Do you want to leave a legacy for your family? Besides passing along prized heirlooms, you can arrange a long-lasting transfer of wealth through multiple generations by using a dynasty trust. Not only can such a trust avoid tax, it may also provide various other benefits and protections for families for an extended period of time — perhaps forever.
A brief history lesson
The roots of dynasty trusts can be traced back to the common law principle known as the “rule against perpetuities.” This rule prohibited trusts from lasting indefinitely and was incorporated into law in most states. Typically, state law would require a trust to end within 21 years of the death of the last potential beneficiary at the trust’s creation.
However, some states, such as California, have adopted a simplified version that limits the trust’s duration to 90 years. And even better, more than half the states have lifted restraints on trust durations, paving the way for the increased use of dynasty trusts. And a handful of states — including Delaware, Alaska and Florida — encourage outsiders to set up dynasty trusts in their jurisdiction.
The complete tax story
Previously, dynasty trusts were primarily used to minimize transfer tax between generations. Without one, if a family patriarch or matriarch leaves assets to adult children, the bequest is subject to federal estate tax at the time of the initial transfer to the second generation, and then taxed again when the assets pass from the children to the grandchildren, and so on. Although the federal gift and estate tax exemption can shield the bulk of assets from tax for most families, the top federal estate tax rate on the excess is 40% — a hefty amount. Furthermore, the generation-skipping transfer (GST) tax applies to certain transfers made to grandchildren, thereby discouraging transfers that skip a generation. The GST tax exemption and 40% GST tax rate are the same as they are for regular gift and estate tax. With a dynasty trust, assets are taxed just once, when they’re initially transferred to the trust. There’s no estate or GST tax due on any subsequent appreciation in value. This can save some families millions of tax dollars over the trust’s duration. When the assets are subsequently sold, any gain will be taxable. Note that the basis of the assets will be determined at the time of the initial transfer, although depending on the circumstances, the “step-up in basis” rules may help to reduce the taxable amount.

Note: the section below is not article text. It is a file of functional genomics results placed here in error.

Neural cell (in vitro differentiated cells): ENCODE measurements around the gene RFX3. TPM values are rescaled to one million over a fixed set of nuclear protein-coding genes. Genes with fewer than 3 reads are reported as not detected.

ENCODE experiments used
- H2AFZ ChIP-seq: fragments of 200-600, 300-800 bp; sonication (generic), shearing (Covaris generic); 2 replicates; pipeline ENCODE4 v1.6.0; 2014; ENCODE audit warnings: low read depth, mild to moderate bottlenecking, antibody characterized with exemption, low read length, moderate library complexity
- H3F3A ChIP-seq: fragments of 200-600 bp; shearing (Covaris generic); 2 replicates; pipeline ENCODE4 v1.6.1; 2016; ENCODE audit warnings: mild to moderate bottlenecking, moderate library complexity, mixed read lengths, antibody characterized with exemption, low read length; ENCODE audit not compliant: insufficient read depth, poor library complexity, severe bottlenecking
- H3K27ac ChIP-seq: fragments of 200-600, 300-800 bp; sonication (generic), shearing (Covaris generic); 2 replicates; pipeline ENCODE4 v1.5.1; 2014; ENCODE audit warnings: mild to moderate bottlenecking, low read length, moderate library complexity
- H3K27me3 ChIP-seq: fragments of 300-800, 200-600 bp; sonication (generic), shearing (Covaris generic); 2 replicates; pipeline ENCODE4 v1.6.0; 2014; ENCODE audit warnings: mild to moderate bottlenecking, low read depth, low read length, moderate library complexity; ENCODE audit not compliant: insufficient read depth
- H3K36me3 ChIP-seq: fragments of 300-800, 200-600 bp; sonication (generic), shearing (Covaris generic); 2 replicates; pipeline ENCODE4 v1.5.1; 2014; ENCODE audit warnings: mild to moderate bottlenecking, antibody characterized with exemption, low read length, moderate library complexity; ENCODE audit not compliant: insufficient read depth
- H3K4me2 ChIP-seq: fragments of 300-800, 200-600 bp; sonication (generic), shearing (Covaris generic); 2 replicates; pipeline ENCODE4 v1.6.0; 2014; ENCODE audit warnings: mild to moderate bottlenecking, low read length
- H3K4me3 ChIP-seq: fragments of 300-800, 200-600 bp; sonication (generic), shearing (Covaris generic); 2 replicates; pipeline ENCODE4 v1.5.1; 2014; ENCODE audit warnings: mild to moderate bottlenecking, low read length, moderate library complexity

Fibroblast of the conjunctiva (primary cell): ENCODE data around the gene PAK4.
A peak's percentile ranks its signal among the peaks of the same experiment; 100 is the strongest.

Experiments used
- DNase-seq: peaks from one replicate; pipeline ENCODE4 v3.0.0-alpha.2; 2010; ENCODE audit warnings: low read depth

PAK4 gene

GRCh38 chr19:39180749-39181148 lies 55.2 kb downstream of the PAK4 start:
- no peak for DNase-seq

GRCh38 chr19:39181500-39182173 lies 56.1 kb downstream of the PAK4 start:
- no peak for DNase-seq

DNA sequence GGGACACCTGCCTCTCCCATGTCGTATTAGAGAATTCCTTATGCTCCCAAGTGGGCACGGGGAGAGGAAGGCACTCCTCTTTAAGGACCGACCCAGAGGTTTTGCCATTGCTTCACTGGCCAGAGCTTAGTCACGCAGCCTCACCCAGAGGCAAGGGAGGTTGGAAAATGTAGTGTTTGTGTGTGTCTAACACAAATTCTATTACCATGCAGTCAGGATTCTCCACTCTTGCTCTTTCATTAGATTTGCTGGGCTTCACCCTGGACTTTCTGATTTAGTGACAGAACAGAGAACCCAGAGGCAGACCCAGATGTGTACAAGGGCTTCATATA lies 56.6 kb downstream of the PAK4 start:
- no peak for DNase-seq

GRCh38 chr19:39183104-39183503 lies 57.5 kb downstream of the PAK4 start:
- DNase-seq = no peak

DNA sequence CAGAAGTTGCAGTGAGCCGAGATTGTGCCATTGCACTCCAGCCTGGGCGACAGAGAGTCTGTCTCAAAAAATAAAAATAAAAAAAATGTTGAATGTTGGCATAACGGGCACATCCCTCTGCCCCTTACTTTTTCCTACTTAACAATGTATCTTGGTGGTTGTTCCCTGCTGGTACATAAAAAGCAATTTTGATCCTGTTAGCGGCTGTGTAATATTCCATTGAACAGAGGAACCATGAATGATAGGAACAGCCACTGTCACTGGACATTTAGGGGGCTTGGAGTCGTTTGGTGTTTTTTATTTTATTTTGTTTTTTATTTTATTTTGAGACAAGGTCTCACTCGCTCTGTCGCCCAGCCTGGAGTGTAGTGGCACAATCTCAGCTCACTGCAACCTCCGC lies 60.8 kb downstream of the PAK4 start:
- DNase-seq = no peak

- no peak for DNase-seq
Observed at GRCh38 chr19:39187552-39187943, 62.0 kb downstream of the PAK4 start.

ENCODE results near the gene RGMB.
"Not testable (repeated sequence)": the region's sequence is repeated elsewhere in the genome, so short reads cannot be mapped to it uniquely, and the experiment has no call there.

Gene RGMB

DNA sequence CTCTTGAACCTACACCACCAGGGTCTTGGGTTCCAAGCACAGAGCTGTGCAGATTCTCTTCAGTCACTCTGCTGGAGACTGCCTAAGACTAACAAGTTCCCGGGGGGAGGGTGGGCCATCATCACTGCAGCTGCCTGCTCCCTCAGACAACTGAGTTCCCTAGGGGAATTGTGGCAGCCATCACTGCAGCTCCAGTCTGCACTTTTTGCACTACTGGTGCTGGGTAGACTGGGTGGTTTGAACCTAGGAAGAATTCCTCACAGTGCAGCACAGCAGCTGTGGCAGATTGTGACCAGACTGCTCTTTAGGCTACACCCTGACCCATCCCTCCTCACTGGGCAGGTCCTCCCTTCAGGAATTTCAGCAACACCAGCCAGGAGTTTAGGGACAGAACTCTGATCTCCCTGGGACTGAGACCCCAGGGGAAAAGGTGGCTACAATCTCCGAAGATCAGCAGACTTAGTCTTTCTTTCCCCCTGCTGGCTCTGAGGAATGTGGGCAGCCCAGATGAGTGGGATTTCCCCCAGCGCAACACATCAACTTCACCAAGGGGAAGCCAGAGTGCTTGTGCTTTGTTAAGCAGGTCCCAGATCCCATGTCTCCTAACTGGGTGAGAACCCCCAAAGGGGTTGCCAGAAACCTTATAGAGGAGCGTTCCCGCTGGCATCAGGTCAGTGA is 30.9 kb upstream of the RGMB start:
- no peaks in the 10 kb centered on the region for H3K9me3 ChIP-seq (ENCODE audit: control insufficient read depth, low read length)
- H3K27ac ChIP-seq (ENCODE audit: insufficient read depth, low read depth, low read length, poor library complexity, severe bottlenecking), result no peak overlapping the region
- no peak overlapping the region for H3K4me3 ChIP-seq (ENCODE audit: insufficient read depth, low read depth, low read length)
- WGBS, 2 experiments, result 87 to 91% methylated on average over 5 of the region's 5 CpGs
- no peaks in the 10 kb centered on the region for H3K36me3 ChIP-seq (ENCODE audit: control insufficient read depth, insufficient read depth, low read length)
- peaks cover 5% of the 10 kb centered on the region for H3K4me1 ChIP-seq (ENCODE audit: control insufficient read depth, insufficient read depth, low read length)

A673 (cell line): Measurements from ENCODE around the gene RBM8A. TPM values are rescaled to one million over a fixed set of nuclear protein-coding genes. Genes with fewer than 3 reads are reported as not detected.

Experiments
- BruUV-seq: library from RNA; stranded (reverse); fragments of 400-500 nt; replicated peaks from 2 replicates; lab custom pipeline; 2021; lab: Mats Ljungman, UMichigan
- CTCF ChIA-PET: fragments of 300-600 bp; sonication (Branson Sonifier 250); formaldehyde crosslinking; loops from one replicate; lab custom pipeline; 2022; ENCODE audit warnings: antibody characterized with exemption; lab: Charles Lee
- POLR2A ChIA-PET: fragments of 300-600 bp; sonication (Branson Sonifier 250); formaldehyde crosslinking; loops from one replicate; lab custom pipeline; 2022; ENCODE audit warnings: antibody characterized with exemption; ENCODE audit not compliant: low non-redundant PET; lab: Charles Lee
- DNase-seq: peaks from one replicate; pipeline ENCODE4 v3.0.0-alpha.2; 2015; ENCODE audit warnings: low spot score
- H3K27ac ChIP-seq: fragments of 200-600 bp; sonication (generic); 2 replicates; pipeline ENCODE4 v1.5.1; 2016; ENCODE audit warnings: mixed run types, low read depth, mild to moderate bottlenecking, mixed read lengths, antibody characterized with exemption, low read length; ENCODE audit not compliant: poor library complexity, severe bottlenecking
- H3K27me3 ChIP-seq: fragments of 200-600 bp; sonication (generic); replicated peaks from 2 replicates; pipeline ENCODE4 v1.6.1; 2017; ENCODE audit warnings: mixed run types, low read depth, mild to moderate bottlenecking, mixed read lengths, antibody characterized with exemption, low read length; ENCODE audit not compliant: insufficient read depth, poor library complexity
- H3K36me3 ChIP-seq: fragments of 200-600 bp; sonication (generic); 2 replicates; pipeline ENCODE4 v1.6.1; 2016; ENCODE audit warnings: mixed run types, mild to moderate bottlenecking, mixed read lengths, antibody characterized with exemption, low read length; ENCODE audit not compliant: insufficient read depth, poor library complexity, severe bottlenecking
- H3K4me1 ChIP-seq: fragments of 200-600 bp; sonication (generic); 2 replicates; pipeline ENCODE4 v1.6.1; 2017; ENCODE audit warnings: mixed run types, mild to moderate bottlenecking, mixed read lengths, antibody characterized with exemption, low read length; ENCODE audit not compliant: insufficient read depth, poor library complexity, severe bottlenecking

Regardless of the tax implications, there are many nontax reasons for wealthy individuals to set up a dynasty trust. For example, you can designate the trust’s beneficiaries spanning multiple generations. Typically, you might provide for the assets to follow a line of descendants, such as your children, grandchildren, great-grandchildren, etc. You can also impose certain restrictions, for example, limiting access to funds until a beneficiary graduates from college.
Look before you leap
A dynasty trust creates a legacy that will live on long after you’re gone. Be aware, however, that a dynasty trust is irrevocable. In other words, you can’t undo the arrangement if you have a sudden change of heart. If you’re going to chart the course for future generations, you must have the courage of your convictions. Rely on your estate planning advisor for guidance.
Dynasty trust Q&A
Here are the answers to some common questions regarding dynasty trusts:
How do you set up a dynasty trust? It can be established during your lifetime, as an inter vivos trust, or part of your will as a testamentary trust. With an inter vivos transfer, you’ll
avoid estate tax on any appreciation in value from the time of the transfer until your death. Generally, though, with an inter vivos transfer the assets won’t be eligible for step-up in basis
at your death.
What assets should you transfer to the trust? Because the emphasis is on protecting appreciated property, consider funding the trust with securities, real estate, life insurance policies and business interests. Naturally, you should retain enough assets in your personal accounts to continue to enjoy your lifestyle.
Who should act as trustee? While it may seem natural to choose a succession of family members to act as trustee, that may not be the best route. Instead, consider a professional trustee, often referred to as a fiduciary.